Newer uterus-sparing treatments include uterine artery embolisation (UAE) and more recently, MRIGuided focused ultrasonography (MRgFUS). UAE is a procedure where an interventional radiologist uses a catheter to deliver small particles that block the blood supply to the uterine body. MRgFUS involves the use of high- frequency ultrasound waves to produce heat and denature proteins leading to cell death and shrinkage of fibroids. MRI is used to help guide the ultrasound beams to target the fibroids. However, these techniques have not been used on a large scale, and data on their reproductive outcomes in patients trying to conceive are insufficient to make recommendations. There is some concern regarding development of pelvic adhesions following such treatments. Furthermore, ovarian reserve may be adversely affected.
Well-designed surgical intervention trials for myomectomy and infertility are sparse, with a single randomised
controlled trial published to date.7 This study demonstrated an improvement in conception rates after the surgical
removal of submucosal fibroids, but pregnancy rates following the removal of intramural or subserosal fibroids were no
more improved than in the expectant management group of women with intramuralsubserosal fibroids in situ. A
meta-analysis demonstrated similar findings, with an improvement in pregnancy rates in infertile patients undergoing
surgical removal of submucosal fibroids, but not in those undergoing surgical removal of intramural fibroids.6
Depending on the fibroid size and location, the surgical approach to fibroids can be either vaginal or abdominal. The abdominal approach may be either by laparotomy or laparoscopy.
Two randomised controlled trials with a combined 267 patients compared reproductive outcomes of laparoscopic
myomectomy and myomectomy by laparotomy. In the first study of patients undergoing myomectomy for infertility and at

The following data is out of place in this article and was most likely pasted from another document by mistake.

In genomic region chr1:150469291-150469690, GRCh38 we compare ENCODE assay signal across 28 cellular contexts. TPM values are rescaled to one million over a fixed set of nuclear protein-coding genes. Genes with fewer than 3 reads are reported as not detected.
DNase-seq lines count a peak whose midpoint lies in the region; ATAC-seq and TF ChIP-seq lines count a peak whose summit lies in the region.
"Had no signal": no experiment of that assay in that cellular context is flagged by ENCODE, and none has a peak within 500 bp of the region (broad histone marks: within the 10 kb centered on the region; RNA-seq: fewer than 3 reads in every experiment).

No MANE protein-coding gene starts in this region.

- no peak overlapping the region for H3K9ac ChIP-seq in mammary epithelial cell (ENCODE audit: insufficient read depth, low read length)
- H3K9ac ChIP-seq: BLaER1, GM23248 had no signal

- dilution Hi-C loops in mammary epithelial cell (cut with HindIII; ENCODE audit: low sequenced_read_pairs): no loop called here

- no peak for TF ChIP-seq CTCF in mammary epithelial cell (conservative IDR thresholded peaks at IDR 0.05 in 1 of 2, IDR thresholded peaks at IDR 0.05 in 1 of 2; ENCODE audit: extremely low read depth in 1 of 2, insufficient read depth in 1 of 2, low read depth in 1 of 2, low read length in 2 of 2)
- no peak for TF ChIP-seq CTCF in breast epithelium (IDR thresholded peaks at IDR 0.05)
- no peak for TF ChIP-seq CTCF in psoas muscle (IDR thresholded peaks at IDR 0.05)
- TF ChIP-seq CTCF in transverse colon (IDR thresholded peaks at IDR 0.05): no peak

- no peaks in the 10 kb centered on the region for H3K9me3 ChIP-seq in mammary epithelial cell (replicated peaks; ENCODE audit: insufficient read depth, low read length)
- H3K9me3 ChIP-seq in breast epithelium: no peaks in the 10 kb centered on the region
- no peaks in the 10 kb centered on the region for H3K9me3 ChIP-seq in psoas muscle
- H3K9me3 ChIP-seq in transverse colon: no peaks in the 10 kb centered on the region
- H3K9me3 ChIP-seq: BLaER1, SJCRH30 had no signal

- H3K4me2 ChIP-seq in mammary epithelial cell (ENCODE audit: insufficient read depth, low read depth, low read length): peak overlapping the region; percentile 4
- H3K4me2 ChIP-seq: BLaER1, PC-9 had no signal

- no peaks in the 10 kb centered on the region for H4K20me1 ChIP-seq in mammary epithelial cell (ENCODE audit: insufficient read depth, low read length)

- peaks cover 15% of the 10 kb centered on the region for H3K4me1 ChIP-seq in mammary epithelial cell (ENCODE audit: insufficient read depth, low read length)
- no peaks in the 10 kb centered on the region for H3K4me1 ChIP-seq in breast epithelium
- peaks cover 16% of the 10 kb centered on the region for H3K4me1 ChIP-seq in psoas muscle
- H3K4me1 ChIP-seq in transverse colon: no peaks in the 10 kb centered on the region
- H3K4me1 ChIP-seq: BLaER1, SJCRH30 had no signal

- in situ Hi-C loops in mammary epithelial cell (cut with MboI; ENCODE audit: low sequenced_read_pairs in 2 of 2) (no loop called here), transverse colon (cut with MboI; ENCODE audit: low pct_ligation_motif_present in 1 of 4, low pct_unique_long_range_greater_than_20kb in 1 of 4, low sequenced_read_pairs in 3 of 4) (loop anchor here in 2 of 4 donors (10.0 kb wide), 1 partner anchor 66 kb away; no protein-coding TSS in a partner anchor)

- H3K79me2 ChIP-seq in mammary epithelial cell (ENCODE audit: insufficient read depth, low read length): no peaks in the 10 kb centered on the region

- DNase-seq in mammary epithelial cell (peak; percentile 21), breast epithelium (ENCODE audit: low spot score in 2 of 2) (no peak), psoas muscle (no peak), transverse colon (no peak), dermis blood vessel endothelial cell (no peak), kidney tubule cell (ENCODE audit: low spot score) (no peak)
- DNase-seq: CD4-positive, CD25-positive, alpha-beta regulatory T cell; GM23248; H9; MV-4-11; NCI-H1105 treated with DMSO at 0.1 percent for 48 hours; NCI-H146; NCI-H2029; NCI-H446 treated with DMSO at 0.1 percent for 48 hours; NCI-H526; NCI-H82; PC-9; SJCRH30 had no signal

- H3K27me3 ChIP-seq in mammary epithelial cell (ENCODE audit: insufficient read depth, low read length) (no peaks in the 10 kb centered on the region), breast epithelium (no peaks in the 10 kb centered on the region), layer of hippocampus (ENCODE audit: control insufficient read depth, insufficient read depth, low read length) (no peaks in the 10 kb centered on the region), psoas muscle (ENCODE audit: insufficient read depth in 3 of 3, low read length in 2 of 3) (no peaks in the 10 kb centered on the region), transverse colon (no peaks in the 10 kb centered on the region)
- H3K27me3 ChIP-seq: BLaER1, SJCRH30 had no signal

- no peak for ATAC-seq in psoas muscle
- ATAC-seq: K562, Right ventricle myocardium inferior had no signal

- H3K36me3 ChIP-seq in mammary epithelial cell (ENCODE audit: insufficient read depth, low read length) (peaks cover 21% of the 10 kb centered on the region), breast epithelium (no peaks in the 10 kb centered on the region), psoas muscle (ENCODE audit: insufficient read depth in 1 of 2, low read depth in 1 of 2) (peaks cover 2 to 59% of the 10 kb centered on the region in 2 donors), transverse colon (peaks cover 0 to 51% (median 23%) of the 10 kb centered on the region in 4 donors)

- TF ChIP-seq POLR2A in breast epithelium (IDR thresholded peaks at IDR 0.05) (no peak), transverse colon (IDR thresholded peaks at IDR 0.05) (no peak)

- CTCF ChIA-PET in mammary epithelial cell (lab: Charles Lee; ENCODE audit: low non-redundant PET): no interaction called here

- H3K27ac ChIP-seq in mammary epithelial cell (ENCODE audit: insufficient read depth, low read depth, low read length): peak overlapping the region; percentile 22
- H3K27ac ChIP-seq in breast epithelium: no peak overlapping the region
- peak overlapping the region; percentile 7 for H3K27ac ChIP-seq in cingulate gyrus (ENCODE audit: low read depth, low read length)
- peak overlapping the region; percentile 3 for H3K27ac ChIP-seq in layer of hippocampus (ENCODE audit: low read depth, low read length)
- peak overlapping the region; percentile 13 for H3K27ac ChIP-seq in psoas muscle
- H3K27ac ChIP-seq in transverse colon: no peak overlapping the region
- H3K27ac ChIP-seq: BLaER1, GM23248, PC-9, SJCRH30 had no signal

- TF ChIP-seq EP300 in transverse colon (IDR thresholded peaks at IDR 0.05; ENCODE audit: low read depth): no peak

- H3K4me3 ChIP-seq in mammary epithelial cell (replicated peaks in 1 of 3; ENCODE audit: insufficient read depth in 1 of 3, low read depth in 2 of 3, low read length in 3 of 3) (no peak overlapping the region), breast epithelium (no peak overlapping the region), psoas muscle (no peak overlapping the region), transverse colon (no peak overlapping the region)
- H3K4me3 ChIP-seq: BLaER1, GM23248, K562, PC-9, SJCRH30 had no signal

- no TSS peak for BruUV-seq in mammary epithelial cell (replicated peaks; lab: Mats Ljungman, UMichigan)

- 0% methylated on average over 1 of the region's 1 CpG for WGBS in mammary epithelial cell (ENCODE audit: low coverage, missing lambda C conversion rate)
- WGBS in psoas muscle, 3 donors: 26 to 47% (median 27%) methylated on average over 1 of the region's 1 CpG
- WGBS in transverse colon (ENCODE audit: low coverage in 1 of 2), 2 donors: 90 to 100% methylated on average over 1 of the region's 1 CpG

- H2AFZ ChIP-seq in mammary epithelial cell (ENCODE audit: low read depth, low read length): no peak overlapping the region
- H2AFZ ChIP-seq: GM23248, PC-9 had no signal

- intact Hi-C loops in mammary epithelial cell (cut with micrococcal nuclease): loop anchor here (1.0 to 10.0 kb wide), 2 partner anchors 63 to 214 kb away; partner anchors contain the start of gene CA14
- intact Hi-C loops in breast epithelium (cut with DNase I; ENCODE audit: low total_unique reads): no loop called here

least 1 fibroid > 5 cm, pregnancy rates were similar following in the laparoscopy and laparotomy groups (53.6% vs.
55.9%). 10 There was lower febrile morbidity in the laparoscopy group (26.2% vs. 12.1%), shorter hospital stay, and a
lower postoperative drop in haemoglobin.
In the second study, 12 months postoperatively, cumulative pregnancy rates were similar in the laparoscopy and laparotomy groups (52.9% vs. 38.2%). 11 Again, the laparoscopic approach was associated with a quicker recovery, less postoperative pain, and less febrile morbidity.
Widespread use of the laparoscopic approach to myomectomy may be limited by the technical difficulty of this procedure. Patient selection should probably be individualized based on the number, size and location of uterine fibroids.
There may often, be instances when surgical removal of fibroids in an infertile patient is undertaken for reasons other than fertility enhancement, such as relief of pressure symptoms or surgical management of menstrual disturbances secondary to fibroids. However, surgical treatment of fibroids can be associated with morbidity. Where patients are asymptomatic, the decision for surgery should be weighed against potential risks.